Is This a Bunion?

    Hardly a day goes by in my clinic without a patient asking me "is this a bunion".  First lets start with what a bunion is in doctor speak.  A bunion is an increase in the angle between the first and second metatarsal and it may be accompanied by a deviation of the hallux.  Wow! That's a really fancy way to say your big toe is heading toward the little toe and you have a bump on the inside of your foot.  This may be a bit of an over simplification but I think you get the picture. 

     The next question to follow is usually "what should I do about it"?  My answer is always the same "does it hurt"?  If it does not hurt I am not a big believer in doing anything.  However it the foot hurts the patient and doctor must have a conversation concerning the the treatment options.  If the pain is deep within the joint there is a possiblilty the pain can be controlled with a custom orthotic.  If the pain is a result of the bone hitting the shoe or the toes hitting each other surgery may be indicated.  

     Once we begin to have a conversation about surgery we need to discuss what exactly the surgical options are and equally as important what they are not.  I always begin by asking what the patient does for a living. The recovery course as far as demands placed on the foot will differ for those who are seated at work vs. those who are on their feet. This is a critical consideration as we don't want to jeopardize your surgery.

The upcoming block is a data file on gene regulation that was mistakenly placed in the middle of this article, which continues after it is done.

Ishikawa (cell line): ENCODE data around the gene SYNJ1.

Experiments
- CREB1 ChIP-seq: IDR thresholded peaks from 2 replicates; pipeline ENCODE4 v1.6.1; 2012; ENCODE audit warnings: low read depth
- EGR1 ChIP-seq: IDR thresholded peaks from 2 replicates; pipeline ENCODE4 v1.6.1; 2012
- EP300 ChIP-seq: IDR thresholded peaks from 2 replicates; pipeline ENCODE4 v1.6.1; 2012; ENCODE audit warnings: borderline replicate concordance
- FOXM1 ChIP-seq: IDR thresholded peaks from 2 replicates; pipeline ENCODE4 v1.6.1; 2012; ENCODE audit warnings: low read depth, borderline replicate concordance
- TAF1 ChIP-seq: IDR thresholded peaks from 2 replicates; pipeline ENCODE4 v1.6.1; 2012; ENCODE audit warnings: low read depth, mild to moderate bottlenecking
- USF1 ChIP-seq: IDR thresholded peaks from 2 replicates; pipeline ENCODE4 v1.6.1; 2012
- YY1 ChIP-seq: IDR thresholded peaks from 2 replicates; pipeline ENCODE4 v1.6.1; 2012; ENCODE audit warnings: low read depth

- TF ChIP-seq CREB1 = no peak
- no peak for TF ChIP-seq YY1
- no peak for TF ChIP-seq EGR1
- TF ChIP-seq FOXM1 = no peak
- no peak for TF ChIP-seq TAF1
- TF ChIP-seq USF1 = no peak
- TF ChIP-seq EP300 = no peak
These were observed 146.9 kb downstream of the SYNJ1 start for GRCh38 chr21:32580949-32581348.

The severity of the bunion deformity will determine what surgical procedures the patient is a candidate for.  There are literally dozens of procedures that can be used to correct a bunion deformity.  Some allow the patient to return to weight bearing within a few days of surgery while others require you to be off your feet for 6-8 weeks.  Obviously those are two very different post op courses. 

     When deciding with your foot and ankle surgeon which procedure is best for you consider the following:  1. What are the demands going to be on me post op?  2. When will I be able to go back to work? 3. If I can't walk on my foot how will I get around?  These are just a few of the questions that need to be answered.  

     The advice I give my patients is this, be honest with yourself as far as your abilities to get around and most importantly think about long term.  I am always amazed by the numer of patients I see who have had bunion surgery prior to coming to see me are wondering "how did it come back"?  I find that usually while discussing surgical options these patients were told what they wanted to hear and not what they needed to know. 

     If you believe you have a bunion deformity please come see myself or any of our doctors at Cambridge Foot and Ankle in our Orange or Newport Beach office and we will be happy to review your case with you and discuss the options for your "bunion".  

Author
Dr. H. Austin Hewlett Dr. Hewlett is Board Certified in both Foot and Reconstructive Rear Foot Surgery by the American Board of Foot and Ankle Surgeons. The highest certification in the field of Podiatry. He has been practicing at Cambridge Foot and Ankle Associates for 18 years and is also the longest sitting Podiatrist on the Orthopedic Executive Committee at Saint Josephs Hospital in Orange Ca. In addition Dr. Hewlett serves as the director of the Sports Medicine Fellowship at Specialty Surgical Center of Irvine. He has been surfing for over 40 years and absolutely loves raising his daughter. Dr. Hewlett is available for consultation in both the Orange and Newport Beach offices of Cambridge Foot and Ankle. He specializes in all treatment aspects of the foot and ankle ranging from skin infections to complicated reconstructive surgery of the foot and ankle.

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